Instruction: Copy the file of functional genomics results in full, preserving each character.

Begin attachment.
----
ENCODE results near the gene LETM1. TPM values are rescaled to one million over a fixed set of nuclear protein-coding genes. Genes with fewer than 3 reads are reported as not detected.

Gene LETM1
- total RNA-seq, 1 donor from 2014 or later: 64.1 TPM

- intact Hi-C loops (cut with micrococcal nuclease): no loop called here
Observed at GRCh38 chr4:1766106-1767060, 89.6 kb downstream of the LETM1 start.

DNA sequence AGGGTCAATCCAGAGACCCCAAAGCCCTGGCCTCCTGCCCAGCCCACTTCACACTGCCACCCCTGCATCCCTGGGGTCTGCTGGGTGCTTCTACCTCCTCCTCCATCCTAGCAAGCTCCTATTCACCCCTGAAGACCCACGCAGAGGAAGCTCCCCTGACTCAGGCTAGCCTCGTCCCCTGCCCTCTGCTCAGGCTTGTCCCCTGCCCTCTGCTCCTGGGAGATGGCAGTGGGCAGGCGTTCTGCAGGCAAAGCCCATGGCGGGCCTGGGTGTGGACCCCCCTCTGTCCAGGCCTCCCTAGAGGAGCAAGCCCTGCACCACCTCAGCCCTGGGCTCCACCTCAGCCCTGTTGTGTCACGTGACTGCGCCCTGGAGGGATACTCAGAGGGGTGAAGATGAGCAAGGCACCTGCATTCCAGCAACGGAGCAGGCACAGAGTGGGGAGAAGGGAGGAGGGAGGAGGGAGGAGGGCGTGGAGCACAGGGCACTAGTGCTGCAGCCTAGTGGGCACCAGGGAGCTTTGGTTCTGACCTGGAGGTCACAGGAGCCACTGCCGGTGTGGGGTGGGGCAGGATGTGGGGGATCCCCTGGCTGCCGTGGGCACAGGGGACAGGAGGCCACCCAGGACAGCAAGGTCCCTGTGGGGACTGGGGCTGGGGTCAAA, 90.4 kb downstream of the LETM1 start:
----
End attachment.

ENCODE results near the gene LETM1. TPM values are rescaled to one million over a fixed set of nuclear protein-coding genes. Genes with fewer than 3 reads are reported as not detected.

Gene LETM1
- total RNA-seq, 1 donor from 2014 or later: 64.1 TPM

- intact Hi-C loops (cut with micrococcal nuclease): no loop called here
Observed at GRCh38 chr4:1766106-1767060, 89.6 kb downstream of the LETM1 start.

DNA sequence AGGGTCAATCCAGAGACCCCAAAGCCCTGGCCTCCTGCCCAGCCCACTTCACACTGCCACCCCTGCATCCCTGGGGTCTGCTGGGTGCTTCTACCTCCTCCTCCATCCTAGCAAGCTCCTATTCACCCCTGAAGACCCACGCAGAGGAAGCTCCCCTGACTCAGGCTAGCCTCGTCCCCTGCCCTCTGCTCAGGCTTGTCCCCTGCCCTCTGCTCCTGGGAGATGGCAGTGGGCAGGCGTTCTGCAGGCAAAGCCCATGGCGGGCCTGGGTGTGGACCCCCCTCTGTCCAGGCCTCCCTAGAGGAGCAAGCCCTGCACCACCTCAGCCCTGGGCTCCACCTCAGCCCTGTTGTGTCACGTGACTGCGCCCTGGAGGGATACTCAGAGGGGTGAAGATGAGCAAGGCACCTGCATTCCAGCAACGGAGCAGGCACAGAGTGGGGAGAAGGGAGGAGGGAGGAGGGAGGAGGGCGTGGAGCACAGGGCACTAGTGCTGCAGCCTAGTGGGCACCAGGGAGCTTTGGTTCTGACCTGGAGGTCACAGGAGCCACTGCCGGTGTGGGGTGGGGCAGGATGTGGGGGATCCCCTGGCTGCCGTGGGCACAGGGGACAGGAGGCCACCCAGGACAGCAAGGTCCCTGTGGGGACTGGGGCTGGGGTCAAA, 90.4 kb downstream of the LETM1 start: